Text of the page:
The Florida Tea Party, an officially recognized political party in the state of Florida, was disbanded earlier this month by former party chair Peg Dunmire.
In 2010, the TEA Party gave many state Republicans cause for concern when they filed more than two dozen candidates for office. Most were inactive campaigns for state house of representatives, filed to punish particular Republican legislators. However, the party did get an elected official to convert when Polk County Commissioner Randy Wilkinson changed his registration to join the upstart party and become a candidate for U.S. House of Representatives in District 12. Former chiar Dunmire also raised and spent a significant amount of money in her own campaign for U.S. House, in 2010.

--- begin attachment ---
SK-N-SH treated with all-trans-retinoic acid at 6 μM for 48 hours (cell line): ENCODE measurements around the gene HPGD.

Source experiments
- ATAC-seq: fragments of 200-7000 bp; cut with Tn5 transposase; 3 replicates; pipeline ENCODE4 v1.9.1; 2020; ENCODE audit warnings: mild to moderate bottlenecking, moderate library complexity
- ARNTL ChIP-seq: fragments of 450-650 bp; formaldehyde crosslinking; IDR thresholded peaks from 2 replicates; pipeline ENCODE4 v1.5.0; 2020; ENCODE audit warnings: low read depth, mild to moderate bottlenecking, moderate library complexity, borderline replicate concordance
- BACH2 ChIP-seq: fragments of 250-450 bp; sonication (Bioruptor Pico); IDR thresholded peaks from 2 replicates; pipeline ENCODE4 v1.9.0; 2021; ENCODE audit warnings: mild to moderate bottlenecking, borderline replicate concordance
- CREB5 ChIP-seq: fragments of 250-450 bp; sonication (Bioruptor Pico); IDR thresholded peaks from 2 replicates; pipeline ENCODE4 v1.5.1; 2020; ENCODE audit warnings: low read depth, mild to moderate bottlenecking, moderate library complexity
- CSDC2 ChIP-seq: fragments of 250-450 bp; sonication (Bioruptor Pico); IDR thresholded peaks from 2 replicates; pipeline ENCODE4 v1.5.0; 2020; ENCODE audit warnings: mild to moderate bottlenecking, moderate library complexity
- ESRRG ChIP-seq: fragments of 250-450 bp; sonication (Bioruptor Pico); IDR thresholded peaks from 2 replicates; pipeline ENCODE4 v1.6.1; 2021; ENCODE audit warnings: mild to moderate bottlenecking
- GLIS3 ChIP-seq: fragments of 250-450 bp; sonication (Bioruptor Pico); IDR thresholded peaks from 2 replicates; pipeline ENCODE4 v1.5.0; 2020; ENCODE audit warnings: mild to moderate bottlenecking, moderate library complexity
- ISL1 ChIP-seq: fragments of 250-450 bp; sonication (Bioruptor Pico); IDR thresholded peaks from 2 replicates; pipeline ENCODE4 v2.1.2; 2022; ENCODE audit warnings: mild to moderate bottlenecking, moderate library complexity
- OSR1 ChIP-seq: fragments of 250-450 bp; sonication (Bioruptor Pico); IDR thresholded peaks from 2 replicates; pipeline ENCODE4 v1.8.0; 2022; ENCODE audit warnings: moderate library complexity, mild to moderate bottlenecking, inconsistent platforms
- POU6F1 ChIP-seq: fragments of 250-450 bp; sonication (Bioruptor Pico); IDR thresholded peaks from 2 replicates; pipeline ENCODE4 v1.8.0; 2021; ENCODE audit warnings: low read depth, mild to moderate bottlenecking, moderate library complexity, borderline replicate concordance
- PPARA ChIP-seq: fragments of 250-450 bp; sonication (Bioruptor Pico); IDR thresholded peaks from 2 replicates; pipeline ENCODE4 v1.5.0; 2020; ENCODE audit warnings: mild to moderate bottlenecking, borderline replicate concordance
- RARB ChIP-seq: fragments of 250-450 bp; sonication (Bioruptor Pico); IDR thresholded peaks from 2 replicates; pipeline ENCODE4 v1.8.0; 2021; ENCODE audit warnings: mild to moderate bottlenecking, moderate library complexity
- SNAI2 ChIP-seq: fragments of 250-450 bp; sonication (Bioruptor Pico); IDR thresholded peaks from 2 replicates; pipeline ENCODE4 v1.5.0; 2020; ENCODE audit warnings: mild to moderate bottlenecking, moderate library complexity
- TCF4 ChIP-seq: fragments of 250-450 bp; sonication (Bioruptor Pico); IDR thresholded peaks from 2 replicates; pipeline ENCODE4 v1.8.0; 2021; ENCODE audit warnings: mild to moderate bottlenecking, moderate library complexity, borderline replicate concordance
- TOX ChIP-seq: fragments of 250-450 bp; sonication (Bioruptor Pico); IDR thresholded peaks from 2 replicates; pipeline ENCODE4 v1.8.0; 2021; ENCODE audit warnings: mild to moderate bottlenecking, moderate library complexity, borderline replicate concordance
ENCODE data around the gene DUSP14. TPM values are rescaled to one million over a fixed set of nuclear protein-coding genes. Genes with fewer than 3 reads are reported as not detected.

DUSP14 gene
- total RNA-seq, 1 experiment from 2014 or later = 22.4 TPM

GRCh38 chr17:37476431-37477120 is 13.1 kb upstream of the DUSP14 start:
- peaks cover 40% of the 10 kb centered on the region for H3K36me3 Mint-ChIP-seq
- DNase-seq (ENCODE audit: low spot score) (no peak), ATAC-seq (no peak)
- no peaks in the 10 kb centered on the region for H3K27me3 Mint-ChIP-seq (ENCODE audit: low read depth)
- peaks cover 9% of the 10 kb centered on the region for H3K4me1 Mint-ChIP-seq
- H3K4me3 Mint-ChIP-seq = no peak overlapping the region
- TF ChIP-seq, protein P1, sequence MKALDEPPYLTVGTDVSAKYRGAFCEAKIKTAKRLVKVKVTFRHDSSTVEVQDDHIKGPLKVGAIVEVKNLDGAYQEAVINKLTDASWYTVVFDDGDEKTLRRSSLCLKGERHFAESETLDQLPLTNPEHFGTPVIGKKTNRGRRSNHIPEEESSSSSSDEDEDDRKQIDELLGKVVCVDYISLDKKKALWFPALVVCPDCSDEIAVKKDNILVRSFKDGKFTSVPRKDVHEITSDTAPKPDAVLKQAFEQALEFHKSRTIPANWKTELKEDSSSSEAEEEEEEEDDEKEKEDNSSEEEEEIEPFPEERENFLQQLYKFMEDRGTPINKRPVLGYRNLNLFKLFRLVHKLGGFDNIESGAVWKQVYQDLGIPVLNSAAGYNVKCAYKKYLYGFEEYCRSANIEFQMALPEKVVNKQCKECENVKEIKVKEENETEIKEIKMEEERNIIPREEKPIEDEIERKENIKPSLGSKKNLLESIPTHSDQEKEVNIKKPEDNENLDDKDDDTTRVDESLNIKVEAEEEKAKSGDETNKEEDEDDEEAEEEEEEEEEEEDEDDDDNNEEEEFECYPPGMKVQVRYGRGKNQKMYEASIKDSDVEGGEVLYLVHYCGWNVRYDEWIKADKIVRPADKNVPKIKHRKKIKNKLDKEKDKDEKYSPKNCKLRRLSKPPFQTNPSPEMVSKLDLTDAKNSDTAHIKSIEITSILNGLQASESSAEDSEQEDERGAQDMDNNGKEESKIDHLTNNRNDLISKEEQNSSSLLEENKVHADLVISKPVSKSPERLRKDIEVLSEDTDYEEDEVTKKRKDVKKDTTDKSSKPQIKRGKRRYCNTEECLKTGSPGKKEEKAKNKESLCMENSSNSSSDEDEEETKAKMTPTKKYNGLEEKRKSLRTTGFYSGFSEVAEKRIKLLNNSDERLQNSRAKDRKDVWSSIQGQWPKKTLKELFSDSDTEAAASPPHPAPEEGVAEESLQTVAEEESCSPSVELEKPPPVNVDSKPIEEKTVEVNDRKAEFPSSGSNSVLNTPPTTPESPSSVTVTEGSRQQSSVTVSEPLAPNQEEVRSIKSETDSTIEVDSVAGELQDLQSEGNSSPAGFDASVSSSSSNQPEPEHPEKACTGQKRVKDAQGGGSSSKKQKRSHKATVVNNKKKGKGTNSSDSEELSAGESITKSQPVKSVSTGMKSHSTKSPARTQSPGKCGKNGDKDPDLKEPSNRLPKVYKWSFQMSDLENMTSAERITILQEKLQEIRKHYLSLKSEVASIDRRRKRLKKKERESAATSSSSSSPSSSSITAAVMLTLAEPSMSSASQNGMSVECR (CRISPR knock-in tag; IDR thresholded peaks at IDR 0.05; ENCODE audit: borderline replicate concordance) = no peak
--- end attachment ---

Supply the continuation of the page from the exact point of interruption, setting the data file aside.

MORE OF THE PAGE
Dunmire captured 4% of the vote in her race, for third place, while Wilkinson polled 11% in his competitive 3-way contest.
Why does it really matter that the party disbanded and was reformed as a new entity? Well, they lost their greatest asset in the process.
Florida ballots list only the candidate’s name for a particular office and a 3-letter code to identify party affiliation. So you might see (DEM) for Democrats, (REP) for Republicans, (LIB) for Libertarians and so on. Unfortunately for the Tea Party, with the new name comes a new ballot designation — any candidates running on their label will now be using the code (FTP) instead of the former (TEA). Voters are unlikely to have any clue that (FTP) means “Florida Tea Party” and the value of the party’s nomination has essentially disappeared.
Original TEA Party founder Fred O’Neal remains the new entity’s general counsel.